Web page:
Juggling apples & oranges

Zebra Fact Check considers the avoidance of apples-to-oranges comparisons a completely basic task in fact-checking.

Thus, it especially piques our interest when two mainstream fact checkers fact check the same apple fact with orange data when researching the same subject.

During his inauguration speech, President Biden said the coronavirus deaths from the past year equaled the number of Americans killed during World War II (bold emphasis added):

Few periods in our nation’s history have been more challenging or difficult than the one we’re in now.

A once-in-a-century virus silently stalks the country.

It’s taken as many lives in one year as America lost in all of World War II.

Though Mr. Biden apparently said nothing at all that would restrict his statement to Americans in military service, both Annenberg Fact Check and PolitiFact attempted to verify the claim by using totals for deaths in military service.


According to the Johns Hopkins COVID-19 dashboard, updated at 12:21 p.m. on Jan. 20, around the time Biden made his remarks, the U.S. had 402,997 deaths from COVID-19 so far (there is some lag in reporting). According to the Department of Veterans Affairs, there were 291,557 battle deaths in World War II. There were another 113,842 deaths among service members not in theater. That comes to 405,399 total U.S. deaths in World War II.


As Biden was speaking, the Johns Hopkins University coronavirus tracker was reporting 402,269 deaths in the United States. That is just shy of the 405,399 U.S. deaths during World War II, according to the Congressional Research Service. With the seven-day moving average of coronavirus deaths reaching 3,015 on Inauguration Day, the four-year World War II total was due to be matched by the coronavirus either on Jan. 20 or 21, less than a year after the virus reached the United States.

FactCheck.org and PolitiFact both falsely asserted that the United States suffered a total of 405,399 deaths during World War II, and both reached that number by using death counts for Americans in the military.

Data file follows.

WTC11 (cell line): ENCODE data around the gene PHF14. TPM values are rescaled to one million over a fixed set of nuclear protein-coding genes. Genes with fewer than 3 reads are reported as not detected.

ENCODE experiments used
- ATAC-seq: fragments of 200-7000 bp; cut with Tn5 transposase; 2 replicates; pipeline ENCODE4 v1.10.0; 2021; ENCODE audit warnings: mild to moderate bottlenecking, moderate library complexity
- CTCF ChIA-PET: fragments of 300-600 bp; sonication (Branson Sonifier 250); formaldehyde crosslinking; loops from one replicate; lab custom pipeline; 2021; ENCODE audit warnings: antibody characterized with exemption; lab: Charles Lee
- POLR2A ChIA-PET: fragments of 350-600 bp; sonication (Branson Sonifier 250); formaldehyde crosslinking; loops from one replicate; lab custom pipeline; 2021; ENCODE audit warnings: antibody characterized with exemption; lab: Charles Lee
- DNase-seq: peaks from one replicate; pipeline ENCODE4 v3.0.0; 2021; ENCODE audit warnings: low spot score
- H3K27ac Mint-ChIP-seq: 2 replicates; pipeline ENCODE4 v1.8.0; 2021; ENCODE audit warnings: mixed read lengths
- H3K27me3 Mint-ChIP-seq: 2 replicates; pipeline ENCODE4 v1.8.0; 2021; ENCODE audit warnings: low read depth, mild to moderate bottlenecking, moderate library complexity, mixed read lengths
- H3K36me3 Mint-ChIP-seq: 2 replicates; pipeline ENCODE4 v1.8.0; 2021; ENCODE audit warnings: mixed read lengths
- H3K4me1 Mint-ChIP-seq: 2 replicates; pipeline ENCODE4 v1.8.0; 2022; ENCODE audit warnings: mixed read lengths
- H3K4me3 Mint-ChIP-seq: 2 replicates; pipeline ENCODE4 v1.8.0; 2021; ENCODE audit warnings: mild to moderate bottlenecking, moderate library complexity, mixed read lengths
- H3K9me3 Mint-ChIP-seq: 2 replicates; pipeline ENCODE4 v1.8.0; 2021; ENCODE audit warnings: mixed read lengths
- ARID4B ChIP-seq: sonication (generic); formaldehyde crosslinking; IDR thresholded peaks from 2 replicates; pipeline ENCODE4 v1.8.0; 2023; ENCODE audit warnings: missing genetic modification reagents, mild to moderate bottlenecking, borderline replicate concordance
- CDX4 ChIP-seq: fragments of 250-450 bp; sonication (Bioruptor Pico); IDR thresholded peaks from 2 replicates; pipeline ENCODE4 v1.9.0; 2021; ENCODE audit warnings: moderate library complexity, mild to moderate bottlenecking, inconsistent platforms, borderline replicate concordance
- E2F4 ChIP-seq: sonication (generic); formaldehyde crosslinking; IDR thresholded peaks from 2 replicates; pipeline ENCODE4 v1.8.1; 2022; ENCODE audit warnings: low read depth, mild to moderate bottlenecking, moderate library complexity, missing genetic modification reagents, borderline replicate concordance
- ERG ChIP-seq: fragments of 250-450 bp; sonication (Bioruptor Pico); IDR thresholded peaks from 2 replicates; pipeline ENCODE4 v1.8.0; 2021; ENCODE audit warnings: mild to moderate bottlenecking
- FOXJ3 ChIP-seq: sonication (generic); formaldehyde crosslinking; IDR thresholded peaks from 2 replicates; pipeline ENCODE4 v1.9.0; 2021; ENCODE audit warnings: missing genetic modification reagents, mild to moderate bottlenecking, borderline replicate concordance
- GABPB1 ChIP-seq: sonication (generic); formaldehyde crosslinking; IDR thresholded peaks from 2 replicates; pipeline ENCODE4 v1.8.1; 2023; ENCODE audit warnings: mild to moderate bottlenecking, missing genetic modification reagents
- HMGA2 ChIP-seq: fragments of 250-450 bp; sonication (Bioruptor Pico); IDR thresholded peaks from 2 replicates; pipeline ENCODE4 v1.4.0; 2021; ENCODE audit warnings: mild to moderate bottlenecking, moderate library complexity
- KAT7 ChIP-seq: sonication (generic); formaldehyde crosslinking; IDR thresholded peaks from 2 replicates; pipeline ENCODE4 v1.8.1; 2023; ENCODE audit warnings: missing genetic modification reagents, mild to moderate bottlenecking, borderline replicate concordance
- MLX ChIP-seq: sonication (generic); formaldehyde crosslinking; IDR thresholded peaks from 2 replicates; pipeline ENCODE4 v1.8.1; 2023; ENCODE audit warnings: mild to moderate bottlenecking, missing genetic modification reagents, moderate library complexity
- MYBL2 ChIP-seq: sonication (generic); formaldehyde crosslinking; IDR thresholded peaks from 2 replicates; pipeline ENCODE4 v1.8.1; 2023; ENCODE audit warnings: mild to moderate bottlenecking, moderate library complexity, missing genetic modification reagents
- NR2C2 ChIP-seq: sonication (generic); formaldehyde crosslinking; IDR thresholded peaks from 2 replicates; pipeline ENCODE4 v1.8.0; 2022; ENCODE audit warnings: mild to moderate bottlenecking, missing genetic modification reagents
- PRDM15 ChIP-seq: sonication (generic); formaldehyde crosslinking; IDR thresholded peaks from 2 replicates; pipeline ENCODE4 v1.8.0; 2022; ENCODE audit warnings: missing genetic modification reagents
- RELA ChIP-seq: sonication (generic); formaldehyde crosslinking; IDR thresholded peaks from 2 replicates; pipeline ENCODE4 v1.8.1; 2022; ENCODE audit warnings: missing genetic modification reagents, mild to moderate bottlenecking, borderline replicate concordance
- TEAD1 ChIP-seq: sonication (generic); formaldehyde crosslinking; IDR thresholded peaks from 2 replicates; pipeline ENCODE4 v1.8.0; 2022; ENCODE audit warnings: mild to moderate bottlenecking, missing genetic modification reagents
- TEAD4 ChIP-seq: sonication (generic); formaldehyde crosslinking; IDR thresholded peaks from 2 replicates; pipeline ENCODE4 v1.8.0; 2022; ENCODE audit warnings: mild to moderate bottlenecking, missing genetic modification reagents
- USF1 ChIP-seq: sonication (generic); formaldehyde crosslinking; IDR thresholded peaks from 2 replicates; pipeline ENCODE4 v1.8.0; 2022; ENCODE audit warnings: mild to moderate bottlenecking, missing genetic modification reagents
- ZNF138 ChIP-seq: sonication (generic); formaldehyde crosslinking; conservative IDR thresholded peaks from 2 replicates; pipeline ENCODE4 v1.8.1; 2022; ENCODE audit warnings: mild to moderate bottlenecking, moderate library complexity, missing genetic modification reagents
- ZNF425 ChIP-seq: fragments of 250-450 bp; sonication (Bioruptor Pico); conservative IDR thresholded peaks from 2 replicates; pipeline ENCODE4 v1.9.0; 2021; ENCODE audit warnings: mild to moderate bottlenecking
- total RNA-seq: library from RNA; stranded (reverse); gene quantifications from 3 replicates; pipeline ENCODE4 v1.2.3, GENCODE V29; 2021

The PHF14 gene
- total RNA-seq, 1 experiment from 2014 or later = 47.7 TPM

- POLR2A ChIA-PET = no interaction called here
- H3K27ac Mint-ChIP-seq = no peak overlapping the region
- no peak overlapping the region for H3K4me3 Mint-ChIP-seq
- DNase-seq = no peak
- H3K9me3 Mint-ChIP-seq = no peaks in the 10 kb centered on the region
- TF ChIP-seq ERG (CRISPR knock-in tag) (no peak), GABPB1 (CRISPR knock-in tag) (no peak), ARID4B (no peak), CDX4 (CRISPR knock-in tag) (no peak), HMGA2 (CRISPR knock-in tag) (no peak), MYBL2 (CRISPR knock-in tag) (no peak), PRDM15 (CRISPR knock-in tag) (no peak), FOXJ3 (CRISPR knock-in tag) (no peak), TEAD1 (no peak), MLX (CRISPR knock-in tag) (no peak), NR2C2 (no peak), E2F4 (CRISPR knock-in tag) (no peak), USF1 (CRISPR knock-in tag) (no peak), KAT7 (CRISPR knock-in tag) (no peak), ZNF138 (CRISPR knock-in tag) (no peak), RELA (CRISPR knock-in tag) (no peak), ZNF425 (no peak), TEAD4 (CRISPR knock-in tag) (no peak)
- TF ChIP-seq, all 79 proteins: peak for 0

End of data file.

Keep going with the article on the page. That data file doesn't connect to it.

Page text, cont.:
Both used a procedure that amounts to an apples-to-oranges comparison.

It’s trying to verify the apple of total U.S. deaths using the orange of U.S. military deaths. It’s a methodological blunder we should expect any professional fact-checker to avoid.

Correction, Please?

Zebra Fact Check sent correction requests to FactCheck.org and PolitiFact on Jan. 30, 2021. As of Feb. 16, 2021, neither fact checker had acted to correct its mistake.

On Feb. 9, 2021 Zebra Fact Check submitted complaints about both fact-checking organizations to the International Fact-Checking Network. FactCheck.org and PolitiFact have publicly committed to the IFCN’s Code of Principles, part of which stipulates scrupulous adherence to an open and honest corrections policy.

Zebra Fact Check holds that a fact-checking organization does not adhere scrupulously to an open and honest corrections policy if it ignores strong evidence that it reported falsely.

Correction Feb. 17, 2021: We had “check check” in the second sentence where one “check” was intended. We removed one of them with this update.

Correction March 12, 2021: We far overestimated the success of the Feb. 17, 2021 correction. With this update we changed the first of the redundant occurrences of “check” to the word “fact.” We are satisfied that fixes the problem.

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